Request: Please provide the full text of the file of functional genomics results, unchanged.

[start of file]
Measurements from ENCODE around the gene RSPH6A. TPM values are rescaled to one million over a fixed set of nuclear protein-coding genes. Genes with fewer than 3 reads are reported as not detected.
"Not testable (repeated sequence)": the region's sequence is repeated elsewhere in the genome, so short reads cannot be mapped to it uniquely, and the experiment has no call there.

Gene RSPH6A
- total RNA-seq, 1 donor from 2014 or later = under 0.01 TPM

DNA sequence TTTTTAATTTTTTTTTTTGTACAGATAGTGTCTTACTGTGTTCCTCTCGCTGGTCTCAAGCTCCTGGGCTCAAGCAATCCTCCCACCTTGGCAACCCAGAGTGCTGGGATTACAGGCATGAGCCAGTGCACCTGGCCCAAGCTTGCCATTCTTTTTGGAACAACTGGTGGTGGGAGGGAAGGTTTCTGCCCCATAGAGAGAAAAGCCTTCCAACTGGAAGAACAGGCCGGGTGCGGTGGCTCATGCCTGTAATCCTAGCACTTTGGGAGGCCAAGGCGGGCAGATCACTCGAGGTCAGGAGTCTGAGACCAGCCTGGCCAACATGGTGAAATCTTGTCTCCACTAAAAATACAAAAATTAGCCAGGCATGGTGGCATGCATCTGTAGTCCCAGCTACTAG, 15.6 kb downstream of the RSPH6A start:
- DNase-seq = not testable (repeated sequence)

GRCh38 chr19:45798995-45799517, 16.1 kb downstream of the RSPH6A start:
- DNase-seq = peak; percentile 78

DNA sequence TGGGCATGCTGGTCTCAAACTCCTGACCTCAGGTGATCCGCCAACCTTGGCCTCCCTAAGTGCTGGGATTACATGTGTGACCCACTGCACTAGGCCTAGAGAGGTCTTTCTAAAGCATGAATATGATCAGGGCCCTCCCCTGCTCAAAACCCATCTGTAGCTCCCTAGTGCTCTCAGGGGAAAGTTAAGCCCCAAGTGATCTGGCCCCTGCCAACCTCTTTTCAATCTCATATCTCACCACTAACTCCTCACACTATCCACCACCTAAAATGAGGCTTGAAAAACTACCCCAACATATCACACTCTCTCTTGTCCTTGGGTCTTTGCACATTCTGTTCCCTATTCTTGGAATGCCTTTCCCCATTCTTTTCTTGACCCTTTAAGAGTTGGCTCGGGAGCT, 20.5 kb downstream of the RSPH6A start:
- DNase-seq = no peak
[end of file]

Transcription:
Measurements from ENCODE around the gene RSPH6A. TPM values are rescaled to one million over a fixed set of nuclear protein-coding genes. Genes with fewer than 3 reads are reported as not detected.
"Not testable (repeated sequence)": the region's sequence is repeated elsewhere in the genome, so short reads cannot be mapped to it uniquely, and the experiment has no call there.

Gene RSPH6A
- total RNA-seq, 1 donor from 2014 or later = under 0.01 TPM

DNA sequence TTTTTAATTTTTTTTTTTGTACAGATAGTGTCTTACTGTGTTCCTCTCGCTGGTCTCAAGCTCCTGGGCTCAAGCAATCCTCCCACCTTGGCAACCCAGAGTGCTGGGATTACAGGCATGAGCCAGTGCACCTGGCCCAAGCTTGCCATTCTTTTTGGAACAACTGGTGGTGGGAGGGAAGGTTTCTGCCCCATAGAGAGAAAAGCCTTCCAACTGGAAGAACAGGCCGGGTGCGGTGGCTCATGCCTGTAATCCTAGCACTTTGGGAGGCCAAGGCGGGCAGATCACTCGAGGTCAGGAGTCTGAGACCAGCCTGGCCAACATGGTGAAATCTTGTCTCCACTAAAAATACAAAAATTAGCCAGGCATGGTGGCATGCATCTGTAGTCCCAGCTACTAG, 15.6 kb downstream of the RSPH6A start:
- DNase-seq = not testable (repeated sequence)

GRCh38 chr19:45798995-45799517, 16.1 kb downstream of the RSPH6A start:
- DNase-seq = peak; percentile 78

DNA sequence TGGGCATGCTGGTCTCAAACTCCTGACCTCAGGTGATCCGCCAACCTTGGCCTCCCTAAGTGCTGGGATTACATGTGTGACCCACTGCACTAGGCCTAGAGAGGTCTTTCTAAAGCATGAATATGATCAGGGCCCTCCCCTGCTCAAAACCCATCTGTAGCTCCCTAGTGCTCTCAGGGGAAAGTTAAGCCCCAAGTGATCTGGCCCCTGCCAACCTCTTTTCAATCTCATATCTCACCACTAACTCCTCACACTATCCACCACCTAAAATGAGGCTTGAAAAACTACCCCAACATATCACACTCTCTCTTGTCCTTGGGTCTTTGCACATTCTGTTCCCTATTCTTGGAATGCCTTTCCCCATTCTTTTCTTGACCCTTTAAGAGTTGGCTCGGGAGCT, 20.5 kb downstream of the RSPH6A start:
- DNase-seq = no peak